Here are few reviews:
Readers familiar with Larry D. Sweazy's (much deserved) award-winning Western novels and short stories will find THE DEVIL'S BONES, his new mystery, to be a gripping read sure to top a number of this year's "Best of" lists. THE DEVIL'S BONES is packed with Sweazy's masterful storyteller's voice, his thoughtful pacing and description, and the complex emotional power his readers have come to know and expect from his writing. And Sweazy isn't afraid to tackle themes that make lesser writers wince. At times reminiscent of such masters of crime writing as Loren D. Estleman, Elmore Leonard, and Joe R. Lansdale, but in wholly his own voice, Larry D. Sweazy is carving a bold spot for himself in the mystery world. Here's hoping the tight, no punches pulled, no emotions spared writing in THE DEVIL'S BONES marks the first of many such works from this emerging master.
The Devil's Bones, by Larry D. Sweazy, Five Star Publishing, 2012. Mystery. When the skeleton of a child turns up in a dried-up pond on the outskirts of a small Indiana town, policeman Jordan McManus’s life spins suddenly out of control, as sordid events of the past bubble to the surface. The town’s dark side—its treatment of Mexican farm workers, and its hidden meth labs—fuels the narrative with moral anger and a clear-eyed view of depravity. If John Steinbeck had collaborated with John D. MacDonald, this is the novel they might have written. Alternating scenes between present and past, Sweazy deftly weaves a story that gets to the heart of good and evil, and keeps you guessing to the end as to the secrets and motivations of those on either side of that thin line. Well-written and tightly plotted, The Devil’s Bones delivers the goods like a .38 slug to the gut.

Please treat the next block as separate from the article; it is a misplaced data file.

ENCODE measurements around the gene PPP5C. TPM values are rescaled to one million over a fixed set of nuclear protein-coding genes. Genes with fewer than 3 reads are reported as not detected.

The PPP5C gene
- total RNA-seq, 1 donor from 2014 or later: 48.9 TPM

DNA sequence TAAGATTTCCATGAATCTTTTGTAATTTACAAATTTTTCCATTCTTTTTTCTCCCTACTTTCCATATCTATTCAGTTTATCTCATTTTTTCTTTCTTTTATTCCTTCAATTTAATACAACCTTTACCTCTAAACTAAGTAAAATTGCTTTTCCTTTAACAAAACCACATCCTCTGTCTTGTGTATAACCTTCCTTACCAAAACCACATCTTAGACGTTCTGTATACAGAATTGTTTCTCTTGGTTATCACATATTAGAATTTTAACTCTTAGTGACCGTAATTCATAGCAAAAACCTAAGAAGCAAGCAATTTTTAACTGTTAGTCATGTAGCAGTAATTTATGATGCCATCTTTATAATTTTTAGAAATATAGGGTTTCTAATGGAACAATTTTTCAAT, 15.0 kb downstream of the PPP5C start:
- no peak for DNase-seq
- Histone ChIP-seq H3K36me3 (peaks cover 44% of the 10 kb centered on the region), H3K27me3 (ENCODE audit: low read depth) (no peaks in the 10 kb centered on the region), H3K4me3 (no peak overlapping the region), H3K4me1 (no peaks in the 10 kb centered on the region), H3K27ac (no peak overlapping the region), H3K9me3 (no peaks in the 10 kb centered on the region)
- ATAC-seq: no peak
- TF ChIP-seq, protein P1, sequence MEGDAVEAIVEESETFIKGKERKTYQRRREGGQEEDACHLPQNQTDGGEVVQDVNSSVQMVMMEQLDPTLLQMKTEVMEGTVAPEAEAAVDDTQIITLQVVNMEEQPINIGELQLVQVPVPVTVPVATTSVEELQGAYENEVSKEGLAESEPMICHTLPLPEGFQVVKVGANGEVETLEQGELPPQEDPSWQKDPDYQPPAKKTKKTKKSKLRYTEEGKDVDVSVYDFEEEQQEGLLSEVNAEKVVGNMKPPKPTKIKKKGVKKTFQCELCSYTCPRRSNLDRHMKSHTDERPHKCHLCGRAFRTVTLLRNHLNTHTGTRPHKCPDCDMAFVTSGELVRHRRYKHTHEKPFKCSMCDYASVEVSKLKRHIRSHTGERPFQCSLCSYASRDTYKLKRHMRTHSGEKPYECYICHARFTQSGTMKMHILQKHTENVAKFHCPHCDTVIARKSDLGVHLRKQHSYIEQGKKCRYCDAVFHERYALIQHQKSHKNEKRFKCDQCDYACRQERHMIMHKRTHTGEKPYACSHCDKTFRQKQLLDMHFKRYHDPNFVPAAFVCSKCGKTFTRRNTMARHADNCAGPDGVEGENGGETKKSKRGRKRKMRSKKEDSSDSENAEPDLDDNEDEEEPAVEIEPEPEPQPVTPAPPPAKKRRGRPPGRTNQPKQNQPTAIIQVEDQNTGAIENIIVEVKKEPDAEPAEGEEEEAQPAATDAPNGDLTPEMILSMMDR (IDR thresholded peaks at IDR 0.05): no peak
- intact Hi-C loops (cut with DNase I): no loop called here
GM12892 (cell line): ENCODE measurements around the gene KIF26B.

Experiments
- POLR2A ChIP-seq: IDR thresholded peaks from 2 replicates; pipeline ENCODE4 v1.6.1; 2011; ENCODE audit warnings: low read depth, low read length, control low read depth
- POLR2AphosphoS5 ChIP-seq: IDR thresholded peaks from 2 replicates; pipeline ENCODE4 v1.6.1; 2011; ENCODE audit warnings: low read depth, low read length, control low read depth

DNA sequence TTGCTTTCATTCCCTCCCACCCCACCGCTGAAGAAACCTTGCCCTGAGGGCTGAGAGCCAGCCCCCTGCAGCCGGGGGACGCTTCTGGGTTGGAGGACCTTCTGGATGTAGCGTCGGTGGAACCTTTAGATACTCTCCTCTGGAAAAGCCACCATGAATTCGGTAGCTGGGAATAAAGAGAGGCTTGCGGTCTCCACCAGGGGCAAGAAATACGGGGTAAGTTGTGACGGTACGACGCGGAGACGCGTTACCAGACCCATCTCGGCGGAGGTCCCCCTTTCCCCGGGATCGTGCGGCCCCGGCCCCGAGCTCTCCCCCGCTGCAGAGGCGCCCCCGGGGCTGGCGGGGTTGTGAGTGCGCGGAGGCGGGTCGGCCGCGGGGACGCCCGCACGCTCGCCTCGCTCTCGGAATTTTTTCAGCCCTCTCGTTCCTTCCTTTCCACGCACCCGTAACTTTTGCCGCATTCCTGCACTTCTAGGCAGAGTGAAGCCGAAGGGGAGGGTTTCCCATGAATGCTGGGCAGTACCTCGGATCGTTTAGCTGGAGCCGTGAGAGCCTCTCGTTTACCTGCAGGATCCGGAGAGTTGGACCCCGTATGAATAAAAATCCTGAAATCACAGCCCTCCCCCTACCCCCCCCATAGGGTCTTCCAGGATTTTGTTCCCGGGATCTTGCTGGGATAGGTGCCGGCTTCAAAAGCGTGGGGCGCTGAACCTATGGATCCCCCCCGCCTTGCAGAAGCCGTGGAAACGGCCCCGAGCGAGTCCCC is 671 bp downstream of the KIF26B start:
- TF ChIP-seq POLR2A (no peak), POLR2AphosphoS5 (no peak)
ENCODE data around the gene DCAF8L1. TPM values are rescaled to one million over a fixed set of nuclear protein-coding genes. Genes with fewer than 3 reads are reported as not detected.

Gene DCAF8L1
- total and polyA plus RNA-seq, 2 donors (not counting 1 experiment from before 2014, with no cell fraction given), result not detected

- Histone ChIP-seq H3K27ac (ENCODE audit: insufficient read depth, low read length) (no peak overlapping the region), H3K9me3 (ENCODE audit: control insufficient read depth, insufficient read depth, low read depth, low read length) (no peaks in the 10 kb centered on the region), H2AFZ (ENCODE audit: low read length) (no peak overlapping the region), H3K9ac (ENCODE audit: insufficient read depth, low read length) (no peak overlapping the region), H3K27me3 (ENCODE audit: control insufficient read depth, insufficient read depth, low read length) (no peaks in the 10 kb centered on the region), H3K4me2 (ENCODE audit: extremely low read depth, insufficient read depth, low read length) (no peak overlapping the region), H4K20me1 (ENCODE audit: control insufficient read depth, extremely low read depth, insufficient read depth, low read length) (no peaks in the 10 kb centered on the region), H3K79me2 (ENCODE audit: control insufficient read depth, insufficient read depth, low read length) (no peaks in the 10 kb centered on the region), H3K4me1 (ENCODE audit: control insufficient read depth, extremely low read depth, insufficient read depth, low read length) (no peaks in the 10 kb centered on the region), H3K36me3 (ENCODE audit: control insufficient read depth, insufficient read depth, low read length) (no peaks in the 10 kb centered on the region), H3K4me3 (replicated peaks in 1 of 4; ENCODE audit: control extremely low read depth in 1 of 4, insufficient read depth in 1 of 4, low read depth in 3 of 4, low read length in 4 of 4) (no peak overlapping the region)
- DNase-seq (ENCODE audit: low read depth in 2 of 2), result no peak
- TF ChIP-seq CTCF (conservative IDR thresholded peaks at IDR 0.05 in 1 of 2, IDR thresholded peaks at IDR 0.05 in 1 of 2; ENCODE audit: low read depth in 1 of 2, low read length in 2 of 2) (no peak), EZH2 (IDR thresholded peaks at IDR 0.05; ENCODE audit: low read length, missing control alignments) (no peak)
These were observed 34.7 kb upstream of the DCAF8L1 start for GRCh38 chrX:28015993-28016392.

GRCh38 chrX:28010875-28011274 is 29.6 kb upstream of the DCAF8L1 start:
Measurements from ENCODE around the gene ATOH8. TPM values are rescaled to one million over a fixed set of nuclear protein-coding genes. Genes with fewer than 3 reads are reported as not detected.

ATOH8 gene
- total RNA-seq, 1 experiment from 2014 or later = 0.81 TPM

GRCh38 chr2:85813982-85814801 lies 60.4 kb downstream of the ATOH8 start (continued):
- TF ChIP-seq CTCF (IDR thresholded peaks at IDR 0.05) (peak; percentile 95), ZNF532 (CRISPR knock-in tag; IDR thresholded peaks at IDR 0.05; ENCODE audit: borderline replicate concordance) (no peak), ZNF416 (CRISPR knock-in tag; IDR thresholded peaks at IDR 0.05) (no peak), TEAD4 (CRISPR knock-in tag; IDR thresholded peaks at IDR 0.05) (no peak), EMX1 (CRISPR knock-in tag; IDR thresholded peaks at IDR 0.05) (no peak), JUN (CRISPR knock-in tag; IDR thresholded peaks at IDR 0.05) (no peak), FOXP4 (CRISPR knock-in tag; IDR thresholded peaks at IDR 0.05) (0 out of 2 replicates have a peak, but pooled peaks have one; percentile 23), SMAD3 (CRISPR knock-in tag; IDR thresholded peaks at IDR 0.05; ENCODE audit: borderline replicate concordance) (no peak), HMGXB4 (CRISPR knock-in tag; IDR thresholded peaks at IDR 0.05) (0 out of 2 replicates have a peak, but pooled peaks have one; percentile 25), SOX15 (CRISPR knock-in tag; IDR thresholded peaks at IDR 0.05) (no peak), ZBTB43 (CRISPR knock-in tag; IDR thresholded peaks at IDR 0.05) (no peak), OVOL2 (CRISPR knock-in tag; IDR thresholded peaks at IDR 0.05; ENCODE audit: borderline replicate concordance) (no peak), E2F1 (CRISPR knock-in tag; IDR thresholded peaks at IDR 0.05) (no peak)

Taking a respite from the Western genre, author Larry D. Sweazy stretches his talents in THE DEVIL'S BONES, a modern thriller. It has only slight touches of a modern Western, in the sense that it takes place in a Midwestern small town where dark secrets have been hidden for years. And they are about to rear their ugly head, due to a summer drought. It all starts when local deputy Jordan McManus is called upon by his boss to meet him at a pond where he's made a grisly discovery: the skeleton of a small child. The bones could belong to the one case the marshal has never shaken: the disappearance of a young Mexican boy named Tito Cordova. In his possession, the marshal has a letter pointing him to the location, as well as a small medal the boy used to own. Things turn ugly quickly when shots are fired at both men. Could this have been a set-up all along, to finally close the case? When the marshal takes a bullet and bleeds all over Jordan, all eyes look squarely at the deputy as the culprit, leaving it up to him to unravel the truth. Sweazy has created a small town filled with enough problems and secrets to make Elmore Leonard proud. But all the while, he tells the story in his own pace and style, especially when we discover the bones don’t belong to Tito. As we see through flashbacks, the child was dropped off at a orphanage in Mexico, but the “who” and “why” remain a mystery. We follow Tito’s growth from young boy to man while concurrently getting glimpses into Jordan’s own upbringing. It’s during these moments we find out how other characters are tied closely to both storylines, especially as we see Jordan dealing with family issues he has been avoiding most of his life: a brother who became crippled in a childhood accident, the loss of his mother, and the return of his father after years of abandonment. Jordan is no angel. He understands that, but he sure isn’t going to let anyone make the same mistakes. Sweazy peppers THE DEVIL’S BONES with characters and situations that easily could take place in the backwoods of America. The novel illustrates without a doubt that when Sweazy wants to, he can go toe-to-toe with any modern thriller writer.